One tamale, two tamales, three!

So…, this was interesting. This was scary. This was exciting. This was rewarding.

I love tamales, particularly the Mexican and, of course, the Panamanian versions; I just never tried making either. The task seems daunting and too tedious to get involved. But then, I love a challenge and I was ready to take this  one on. I started with the ones from Panama ‘cuz, well. You know. That’s where I’m from.

Tamales are usual fare for any celebration, Christmas, NYE, weddings, parties. In Panama, they come in a variety of sizes, but most commonly they are large enough to make it a full meal. They’re made of corn, filled with chicken, pork and more recently, seafood. Ours are different in that they are cooked in a leaf from a plant called bijao. Don’t ask me what else it produces, because I have no clue. But the leaves look a lot like bananas leaves, however the taste is quite different. You know what’s sad? I don’t remember what they taste like. That’s depressing.

Unfortunately, the leaves aren’t available stateside, so I had to improvise and replace them with foil paper. I don’t much enjoy the taste banana leaves impart on food, which is why I didn’t use those. I also forgot to get prunes, but we will survive. I promise you. You know what I found out once I made this? It ISN’T as tedious as I thought it would be, nor was it all that time-consuming.

Are you ready? Here goes nothing–well, something amazing, but that’s not the saying. Y’know what I’m sayin’? This recipe will yield about 20-25 tamales, and they will freeze quite well.

Tamales Panameños
2 lbs yellow corn hominy, dry
2/3 cp pork fat or vegetable oil
2 tsps sea salt
2 pkts Sazón

4 lbs pork short ribs
1 pkt Sazón
2 onions, chopped
1 large can tomatoes, diced
4 culantro leaves OR 1/2 cp cilantro, chopped
4 garlic cloves, minced
2 tsps sea salt
2 tbsp tomato paste
2 tsp dried oregano
1 bottle beer
1 tsp habanero sauce (optional)

12 oz pitted prunes, about 25
1-1/2 cp seedless raisins
1 cp pitted olives
about 1/4 cp capers
1/2 cp roasted red pepper (pimentos), sliced
Aluminum foil cut into pieces about 6 inches wide

Now for the method; Although I’ve listed all the ingredients together, I will break down the process for the different components: preparing the hominy, then the pork, and putting it all together.


Corn time, baby!
Rinse the hominy and put it in a large pan, add the 2 tsps salt and bring to a boil. Lower the temperature and cook for about 2 hours or until the grains are tender. Once it is done cooking, strain and rinse the hominy. Allow it to cool. Once the corn cools, you will need to run it through a grinder using the finest setting. I’m not sure if using a food processor would work, but it might do the job just fine.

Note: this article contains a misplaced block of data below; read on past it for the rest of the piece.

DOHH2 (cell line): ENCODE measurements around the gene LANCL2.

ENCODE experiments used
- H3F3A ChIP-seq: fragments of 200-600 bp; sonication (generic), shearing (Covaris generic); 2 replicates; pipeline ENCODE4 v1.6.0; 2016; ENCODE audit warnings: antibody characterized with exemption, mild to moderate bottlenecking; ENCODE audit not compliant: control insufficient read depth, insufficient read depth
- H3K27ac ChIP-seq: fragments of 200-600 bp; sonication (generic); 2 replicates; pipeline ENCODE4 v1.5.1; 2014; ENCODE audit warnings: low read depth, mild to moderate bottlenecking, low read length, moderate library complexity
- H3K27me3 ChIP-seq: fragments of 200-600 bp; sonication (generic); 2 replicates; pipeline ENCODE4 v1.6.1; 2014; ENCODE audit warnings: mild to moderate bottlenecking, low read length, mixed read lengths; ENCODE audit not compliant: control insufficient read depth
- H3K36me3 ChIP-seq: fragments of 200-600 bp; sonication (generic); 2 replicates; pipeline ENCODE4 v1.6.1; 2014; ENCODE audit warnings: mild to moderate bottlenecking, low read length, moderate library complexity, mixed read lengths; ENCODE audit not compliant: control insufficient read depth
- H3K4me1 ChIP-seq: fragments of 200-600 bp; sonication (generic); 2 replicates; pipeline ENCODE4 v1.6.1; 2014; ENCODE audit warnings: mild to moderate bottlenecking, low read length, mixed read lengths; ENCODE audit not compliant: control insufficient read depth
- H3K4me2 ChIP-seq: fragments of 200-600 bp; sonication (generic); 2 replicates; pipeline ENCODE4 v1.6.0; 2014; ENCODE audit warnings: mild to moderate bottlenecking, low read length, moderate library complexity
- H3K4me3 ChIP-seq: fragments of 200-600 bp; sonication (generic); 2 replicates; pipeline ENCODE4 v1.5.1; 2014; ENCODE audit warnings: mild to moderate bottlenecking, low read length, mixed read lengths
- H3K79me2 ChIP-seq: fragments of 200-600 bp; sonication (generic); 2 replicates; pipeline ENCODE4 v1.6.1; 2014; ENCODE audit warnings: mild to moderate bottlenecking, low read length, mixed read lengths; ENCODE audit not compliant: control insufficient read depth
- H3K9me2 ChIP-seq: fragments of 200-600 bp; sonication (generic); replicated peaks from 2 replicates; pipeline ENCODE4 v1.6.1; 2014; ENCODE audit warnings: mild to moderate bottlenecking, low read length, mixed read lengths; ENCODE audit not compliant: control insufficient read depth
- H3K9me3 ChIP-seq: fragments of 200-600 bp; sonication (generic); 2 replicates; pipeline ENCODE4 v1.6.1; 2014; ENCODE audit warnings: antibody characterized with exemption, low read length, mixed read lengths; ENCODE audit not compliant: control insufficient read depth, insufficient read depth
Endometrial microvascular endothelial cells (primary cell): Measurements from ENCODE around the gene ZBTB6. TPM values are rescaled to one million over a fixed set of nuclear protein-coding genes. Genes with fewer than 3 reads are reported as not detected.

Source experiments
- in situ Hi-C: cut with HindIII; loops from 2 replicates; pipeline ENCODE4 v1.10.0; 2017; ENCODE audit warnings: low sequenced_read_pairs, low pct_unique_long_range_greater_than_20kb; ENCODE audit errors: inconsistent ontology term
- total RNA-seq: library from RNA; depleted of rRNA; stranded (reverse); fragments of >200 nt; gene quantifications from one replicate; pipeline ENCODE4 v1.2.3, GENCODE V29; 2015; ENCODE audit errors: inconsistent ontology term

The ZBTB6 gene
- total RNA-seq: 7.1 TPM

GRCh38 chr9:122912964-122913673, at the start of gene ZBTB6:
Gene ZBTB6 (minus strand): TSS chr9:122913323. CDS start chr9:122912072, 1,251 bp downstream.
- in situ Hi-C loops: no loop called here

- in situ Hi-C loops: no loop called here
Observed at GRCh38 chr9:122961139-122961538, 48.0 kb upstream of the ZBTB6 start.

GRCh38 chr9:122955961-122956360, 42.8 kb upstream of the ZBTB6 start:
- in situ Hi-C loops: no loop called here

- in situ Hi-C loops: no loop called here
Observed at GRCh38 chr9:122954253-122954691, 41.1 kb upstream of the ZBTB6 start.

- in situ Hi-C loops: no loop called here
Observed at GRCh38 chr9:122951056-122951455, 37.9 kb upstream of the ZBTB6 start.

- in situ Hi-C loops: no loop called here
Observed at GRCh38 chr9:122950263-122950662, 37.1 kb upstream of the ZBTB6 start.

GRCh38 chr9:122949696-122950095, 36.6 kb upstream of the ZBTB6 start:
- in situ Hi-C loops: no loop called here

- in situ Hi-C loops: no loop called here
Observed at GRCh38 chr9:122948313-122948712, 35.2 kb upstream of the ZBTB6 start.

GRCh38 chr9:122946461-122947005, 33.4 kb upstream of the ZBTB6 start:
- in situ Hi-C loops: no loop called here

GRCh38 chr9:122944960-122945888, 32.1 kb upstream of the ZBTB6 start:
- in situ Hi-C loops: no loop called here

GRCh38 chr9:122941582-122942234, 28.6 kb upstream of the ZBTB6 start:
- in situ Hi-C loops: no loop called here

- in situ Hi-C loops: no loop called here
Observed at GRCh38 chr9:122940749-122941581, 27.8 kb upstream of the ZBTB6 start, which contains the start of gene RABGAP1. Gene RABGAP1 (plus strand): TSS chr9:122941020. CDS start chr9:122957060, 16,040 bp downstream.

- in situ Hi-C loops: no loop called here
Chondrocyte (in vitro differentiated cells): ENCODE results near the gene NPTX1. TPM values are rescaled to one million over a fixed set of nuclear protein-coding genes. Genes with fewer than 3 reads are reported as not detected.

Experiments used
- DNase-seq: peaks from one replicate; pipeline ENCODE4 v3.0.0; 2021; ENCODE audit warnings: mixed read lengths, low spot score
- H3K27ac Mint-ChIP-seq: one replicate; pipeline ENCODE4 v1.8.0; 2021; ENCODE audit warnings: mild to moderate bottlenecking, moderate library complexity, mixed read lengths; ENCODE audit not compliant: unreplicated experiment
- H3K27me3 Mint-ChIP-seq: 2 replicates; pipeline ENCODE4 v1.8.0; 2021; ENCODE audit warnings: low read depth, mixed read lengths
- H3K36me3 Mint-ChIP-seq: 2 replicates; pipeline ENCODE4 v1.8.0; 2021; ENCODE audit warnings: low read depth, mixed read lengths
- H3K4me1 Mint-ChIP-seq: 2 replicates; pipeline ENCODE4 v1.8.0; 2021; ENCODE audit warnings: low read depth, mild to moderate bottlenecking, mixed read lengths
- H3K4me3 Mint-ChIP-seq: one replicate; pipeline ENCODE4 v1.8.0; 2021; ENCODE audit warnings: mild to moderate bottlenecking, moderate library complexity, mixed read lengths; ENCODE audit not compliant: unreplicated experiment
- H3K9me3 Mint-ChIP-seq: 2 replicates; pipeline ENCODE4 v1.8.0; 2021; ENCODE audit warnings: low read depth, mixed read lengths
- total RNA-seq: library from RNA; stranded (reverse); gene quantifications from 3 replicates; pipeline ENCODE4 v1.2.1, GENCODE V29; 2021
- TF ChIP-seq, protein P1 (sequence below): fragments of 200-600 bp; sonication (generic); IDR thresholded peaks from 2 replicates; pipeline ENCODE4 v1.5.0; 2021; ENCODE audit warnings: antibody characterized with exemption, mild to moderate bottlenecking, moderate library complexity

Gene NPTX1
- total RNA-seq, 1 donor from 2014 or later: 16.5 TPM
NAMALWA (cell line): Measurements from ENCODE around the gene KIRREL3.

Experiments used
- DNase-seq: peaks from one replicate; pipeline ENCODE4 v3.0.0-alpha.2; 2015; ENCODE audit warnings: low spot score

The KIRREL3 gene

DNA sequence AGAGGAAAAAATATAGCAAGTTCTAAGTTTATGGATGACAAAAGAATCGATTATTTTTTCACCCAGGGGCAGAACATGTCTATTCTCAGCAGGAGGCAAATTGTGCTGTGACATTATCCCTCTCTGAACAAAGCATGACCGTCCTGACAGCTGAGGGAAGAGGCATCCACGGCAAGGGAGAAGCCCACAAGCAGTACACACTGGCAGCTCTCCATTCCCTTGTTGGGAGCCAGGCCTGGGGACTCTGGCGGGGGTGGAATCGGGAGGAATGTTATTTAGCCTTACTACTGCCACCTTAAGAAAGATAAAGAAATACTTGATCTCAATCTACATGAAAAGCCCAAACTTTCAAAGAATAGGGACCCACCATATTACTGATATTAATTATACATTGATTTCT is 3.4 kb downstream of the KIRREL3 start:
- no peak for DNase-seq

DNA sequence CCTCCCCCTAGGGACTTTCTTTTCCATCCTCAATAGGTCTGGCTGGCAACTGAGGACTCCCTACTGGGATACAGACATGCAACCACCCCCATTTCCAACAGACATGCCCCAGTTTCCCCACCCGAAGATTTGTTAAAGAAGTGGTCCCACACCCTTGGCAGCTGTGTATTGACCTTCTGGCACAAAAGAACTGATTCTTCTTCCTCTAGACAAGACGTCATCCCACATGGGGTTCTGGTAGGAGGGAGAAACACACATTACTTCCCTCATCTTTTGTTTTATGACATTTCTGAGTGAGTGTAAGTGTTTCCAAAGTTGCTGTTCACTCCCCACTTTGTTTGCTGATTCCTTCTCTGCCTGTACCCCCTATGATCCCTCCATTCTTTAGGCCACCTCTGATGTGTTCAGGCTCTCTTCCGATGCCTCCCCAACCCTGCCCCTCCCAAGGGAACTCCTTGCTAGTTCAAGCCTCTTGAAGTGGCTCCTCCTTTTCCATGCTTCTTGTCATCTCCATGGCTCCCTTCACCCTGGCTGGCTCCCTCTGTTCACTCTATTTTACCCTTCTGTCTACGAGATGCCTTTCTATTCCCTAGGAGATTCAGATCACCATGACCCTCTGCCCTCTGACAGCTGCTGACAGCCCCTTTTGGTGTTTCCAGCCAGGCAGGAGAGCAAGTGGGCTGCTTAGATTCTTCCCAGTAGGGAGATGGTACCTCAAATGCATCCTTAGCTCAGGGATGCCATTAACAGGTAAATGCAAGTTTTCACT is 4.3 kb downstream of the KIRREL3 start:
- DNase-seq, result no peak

For the piggy part.
While the corn cooks, prepare the pork. Cut it into 2-inch cubes and season it with salt and black pepper. Heat a medium-sized pan and add about 1 tbsp vegetable oil and brown the pork pieces and set aside. After browning the pork, add the onions, garlic and culantro and cook until the onions are softened. Then add the tomatoes, paste, oregano, Sazon make sure to remove the drippings stuck at the bottom of the pan. Add the pork back to the pan, then the beer and enough water to cover. Bring it to a boil, put a lid over it and lower temperature to a simmer; allow it to cook for about 45 minutes or until the pork is very tender.


Time to put it all together.
First off, pour yourself a glass of wine, preferably red. First, you’ll need to season the corn dough or masa. After you grind it, add the pork fat, the Sazon packets and about 2 cps of the juices from the pork, don’t be shy about the onion pieces falling in. Knead all of this very well, you want to make sure it is evenly distributed. The masa’s consistency should be soft, but not runny.

The pork, it should be chunky, but not too large, so break it apart a bit and keep some of the pan sauce. Line up the raisins, prunes, pimentos, olives and capers.

Take a sheet of foil, spread about 1/3 cp or so of the masa over 2/3s of the sheet. Put a few pieces of pork close to one of the ends of the masa, put a couple of olives, capers, a prune and a few raisins. Now fold over the foil so that the rest of the masa covers the filling. Fold the foil like an envelope: first fold the top once, then the sides. Make sure to flatten the foil, you want it to be a tight seal.

Fill a large stock pot with water, drop 2 bay leaves and 3 cloves of garlic–no need to peel them. I did this because I don’t have the bijao leaves which add flavor to the tamales. This way the water will have its own flavor and will not just draw it out from the tamales. Bring the water to a soft boil and drop the tamales in one by one. Allow them to cook for 1 hour.

Remove the tamales from the water, lay them upside down to allow any water that might have seeped through to drain out. Remove the tamales from the foil packets and serve.


15 thoughts on “One tamale, two tamales, three!

    • Hi there!
      Sazon is sorta Latin America’s version of seasoned salt. The most readily available brands are from Knorr OR Goya. It usually contains ‘achiote’, a seed that adds color to foods much like saffron or turmeric.